When I left Miami in 1992, headed for a new job in Philadelphia, the wind was figuratively, if not literally, at my back. It was just days after Hurricane Andrew, the fourth-strongest hurricane to strike the U.S., badly pummeled south Florida and left a trail of destruction in its wake.
I was not just fleeing the battered city; I was also fleeing its festering racial tensions that seemed like permanent fixtures back then. The hurricane did little to dismantle this persistent problem that prompted young black professionals — including me and other black reporters working at the Miami Herald — to seek opportunities in friendlier, seemingly more progressive cities.
There were too many police shootings of unarmed black men in Miami for my taste, and in the prior decade, one of the most notorious police shootings had led to violent riots. There was not a visible black middle-class community, although middle-class blacks were scattered about, but there were plenty of visibly poor and badly deteriorated black neighborhoods. African Americans were mostly politically marginalized and had even less economic power.
Cuban Americans — many of them fair-skinned "white" conservative Republicans, uninterested in power sharing — were politically ascendant. (Afro-Cubans and other Afro-Latinos, for the most part, blended into the African-American community.) Non-Hispanic white residents were fleeing Dade County and heading to whiter suburbs in northern counties.
Newly arrived Haitian refugees were routinely being mistreated by police and scapegoated as the source of many of the city's problems. And the growing Haitian immigrant community was having its own power struggles with the established American-born black community. I'd had enough.
As a former New Yorker, I was accustomed to living in a sophisticated, multicultural city, not one that was multicultural only in tourist brochures. People who had never lived in Miami didn't understand why I left the fun and sun of the city made famous by Crockett and Tubbs. I'd remind them that despite its tropical weather and appearance, Miami was still the Deep South — and often behaved like it.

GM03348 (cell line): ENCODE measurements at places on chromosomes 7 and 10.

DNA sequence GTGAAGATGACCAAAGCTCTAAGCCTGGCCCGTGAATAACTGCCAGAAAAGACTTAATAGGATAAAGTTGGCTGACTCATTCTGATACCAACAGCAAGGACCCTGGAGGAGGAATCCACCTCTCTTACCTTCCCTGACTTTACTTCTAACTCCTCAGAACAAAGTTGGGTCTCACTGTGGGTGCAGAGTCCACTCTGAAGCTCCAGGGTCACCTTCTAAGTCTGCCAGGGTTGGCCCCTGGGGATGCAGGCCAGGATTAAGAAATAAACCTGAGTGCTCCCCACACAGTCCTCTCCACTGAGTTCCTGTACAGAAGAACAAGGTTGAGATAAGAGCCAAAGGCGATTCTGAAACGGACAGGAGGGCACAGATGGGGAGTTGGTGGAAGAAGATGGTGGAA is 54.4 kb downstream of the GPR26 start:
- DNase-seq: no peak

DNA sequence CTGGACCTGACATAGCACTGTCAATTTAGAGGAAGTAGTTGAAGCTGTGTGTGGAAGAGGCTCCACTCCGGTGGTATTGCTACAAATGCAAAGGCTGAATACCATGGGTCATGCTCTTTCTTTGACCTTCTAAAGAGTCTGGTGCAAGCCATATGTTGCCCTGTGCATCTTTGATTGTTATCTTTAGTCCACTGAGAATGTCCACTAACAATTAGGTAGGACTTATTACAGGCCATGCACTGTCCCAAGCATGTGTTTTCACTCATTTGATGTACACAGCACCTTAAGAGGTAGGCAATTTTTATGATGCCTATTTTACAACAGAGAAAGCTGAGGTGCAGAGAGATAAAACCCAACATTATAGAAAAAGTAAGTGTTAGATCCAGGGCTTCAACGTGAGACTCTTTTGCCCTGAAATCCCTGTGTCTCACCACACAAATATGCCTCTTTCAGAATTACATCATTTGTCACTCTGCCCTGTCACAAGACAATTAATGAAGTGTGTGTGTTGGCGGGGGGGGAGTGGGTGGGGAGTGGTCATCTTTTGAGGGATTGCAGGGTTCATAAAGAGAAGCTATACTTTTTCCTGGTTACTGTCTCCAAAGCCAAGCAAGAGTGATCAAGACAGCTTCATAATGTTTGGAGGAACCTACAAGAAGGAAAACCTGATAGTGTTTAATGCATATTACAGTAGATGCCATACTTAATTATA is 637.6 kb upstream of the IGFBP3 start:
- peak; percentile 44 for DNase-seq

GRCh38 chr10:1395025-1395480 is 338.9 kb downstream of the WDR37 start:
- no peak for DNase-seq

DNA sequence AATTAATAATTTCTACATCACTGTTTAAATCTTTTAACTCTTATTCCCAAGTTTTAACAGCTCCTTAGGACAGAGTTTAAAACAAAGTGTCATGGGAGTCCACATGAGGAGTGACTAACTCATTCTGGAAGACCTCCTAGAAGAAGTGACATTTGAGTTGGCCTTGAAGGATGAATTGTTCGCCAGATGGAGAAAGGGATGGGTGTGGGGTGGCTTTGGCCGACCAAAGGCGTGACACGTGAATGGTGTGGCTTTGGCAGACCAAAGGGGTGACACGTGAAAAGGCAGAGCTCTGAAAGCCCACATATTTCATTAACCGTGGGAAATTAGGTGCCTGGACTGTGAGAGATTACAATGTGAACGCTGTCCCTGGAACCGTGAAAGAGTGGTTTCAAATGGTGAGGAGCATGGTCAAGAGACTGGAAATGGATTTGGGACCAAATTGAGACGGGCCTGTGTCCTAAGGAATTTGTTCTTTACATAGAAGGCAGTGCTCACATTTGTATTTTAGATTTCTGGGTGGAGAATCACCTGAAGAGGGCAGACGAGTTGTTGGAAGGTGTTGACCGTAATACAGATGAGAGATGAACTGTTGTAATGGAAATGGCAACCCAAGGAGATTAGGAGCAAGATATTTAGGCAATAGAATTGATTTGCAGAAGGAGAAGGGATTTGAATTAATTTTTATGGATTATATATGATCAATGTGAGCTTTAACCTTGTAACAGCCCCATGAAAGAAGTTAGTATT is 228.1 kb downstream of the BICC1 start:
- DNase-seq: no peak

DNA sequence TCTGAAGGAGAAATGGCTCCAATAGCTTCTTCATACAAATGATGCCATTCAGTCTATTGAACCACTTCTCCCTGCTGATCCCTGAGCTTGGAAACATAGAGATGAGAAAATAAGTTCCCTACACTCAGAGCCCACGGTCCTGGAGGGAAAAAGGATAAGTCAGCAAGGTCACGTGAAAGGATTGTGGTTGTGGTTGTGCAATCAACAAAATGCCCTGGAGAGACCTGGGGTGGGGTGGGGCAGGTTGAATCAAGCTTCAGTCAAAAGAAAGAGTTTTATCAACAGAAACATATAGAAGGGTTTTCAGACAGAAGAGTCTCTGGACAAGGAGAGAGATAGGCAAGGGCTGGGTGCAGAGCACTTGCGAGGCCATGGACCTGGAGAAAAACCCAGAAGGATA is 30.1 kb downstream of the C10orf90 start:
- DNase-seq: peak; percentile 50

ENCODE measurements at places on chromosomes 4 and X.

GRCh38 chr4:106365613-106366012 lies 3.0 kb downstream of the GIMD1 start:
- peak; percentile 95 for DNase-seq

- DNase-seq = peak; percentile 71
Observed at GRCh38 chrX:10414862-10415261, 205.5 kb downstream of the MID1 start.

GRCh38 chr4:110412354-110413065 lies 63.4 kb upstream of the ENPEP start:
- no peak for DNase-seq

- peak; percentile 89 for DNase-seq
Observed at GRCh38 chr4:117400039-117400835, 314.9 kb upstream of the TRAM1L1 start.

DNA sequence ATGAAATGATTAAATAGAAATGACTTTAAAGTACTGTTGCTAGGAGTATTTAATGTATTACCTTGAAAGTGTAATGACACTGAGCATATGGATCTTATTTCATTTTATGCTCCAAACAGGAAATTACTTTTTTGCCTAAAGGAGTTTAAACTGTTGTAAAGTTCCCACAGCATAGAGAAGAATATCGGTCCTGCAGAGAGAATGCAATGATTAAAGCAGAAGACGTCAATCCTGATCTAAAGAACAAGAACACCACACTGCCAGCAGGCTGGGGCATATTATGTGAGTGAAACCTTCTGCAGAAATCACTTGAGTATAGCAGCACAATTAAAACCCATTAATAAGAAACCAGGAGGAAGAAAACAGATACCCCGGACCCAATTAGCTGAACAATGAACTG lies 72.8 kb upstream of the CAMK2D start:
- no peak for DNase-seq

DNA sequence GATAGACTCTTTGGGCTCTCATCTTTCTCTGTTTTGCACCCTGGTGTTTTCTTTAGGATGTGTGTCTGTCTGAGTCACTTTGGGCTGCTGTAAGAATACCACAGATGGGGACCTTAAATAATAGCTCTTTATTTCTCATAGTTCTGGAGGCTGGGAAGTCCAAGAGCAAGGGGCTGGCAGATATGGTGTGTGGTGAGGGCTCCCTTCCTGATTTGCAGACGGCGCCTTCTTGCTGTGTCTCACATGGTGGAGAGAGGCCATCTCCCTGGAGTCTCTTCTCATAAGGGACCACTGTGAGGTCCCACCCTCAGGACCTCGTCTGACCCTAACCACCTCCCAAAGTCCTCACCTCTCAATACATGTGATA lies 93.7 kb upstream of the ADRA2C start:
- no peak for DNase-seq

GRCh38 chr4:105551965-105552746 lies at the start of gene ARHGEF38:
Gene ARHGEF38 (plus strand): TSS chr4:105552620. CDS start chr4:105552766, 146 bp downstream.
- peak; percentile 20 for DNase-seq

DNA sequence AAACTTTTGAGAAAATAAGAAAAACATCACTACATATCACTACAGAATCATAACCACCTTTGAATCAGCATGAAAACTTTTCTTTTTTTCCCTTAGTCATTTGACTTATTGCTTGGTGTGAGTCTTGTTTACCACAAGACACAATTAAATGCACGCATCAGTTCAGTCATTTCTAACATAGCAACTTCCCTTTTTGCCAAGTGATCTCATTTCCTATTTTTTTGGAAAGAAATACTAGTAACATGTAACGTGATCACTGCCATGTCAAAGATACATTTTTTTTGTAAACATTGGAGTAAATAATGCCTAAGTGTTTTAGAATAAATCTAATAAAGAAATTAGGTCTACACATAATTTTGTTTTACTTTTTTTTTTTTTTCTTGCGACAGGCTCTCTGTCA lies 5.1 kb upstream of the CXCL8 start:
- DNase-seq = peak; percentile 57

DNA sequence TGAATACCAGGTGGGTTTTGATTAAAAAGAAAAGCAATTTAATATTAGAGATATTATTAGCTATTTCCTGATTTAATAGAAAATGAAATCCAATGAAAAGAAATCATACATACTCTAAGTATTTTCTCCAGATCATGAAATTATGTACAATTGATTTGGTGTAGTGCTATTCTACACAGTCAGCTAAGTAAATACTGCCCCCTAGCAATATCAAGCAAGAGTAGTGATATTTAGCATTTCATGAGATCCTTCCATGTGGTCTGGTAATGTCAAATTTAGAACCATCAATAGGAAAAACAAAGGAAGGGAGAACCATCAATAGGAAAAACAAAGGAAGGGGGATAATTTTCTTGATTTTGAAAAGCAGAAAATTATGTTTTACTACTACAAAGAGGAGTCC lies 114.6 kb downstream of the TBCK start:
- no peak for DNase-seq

What's more, a black economic boycott of the city's tourism industry was in its second year. A group of civic-minded black leaders had called for the boycott after the Miami City Commission rescinded a proclamation welcoming Nelson Mandela to the city during his tour of the U.S. after his historic release from prison in South Africa. The city's Cuban-American mayor and four other Cuban-American mayors from the region had publicly criticized Mandela for not denouncing human rights violations in Cuba.
It was a slap in the face to Mandela and to black Miamians who were thrilled about his visit and wanted him welcomed with open arms. As far as I was concerned, the boycott was long overdue. It lasted three years, cost the city millions, and drew national and international media attention, laying bare Miami's raw racial politics for all to see.
"I think overall things are better," says Joe Oglesby, the former editorial page editor of the Miami Herald. "Things had been so bad for so long that now that we've reached a relative stasis, it seems far better. There are blacks in very important positions that they weren't in 10, 15 years ago. A lot of this is invisible to most people, but they're here."
Meanwhile, the widely publicized relocations of NBA stars LeBron James and Chris Bosh to Miami created a lot of excitement and buzz about the city's new, high-profile black millionaires and their entourages of famous black friends and beautiful black actresses. However, James and Bosh's status as the Miami Heat's new "Dream Team," along with Dwyane Wade, has little in common with that of ordinary black Miamians.
While Miami is "much more intelligent, sophisticated and cosmopolitan" than it used to be, black residents as a whole are not much more powerful, Oglesby says. Hispanics are now an even larger majority — they make up 60 percent of the population. (The majority are Cubans, but there are also significant numbers of Nicaraguans, Colombians, Venezuelans, Puerto Ricans, Argentineans, Ecuadoreans, Brazilians and Dominicans.) Hispanics control most of the major government agencies, including the school board, the police department and other institutions. While this may be good for the Latino community, it doesn't necessarily empower the non-Latino black community.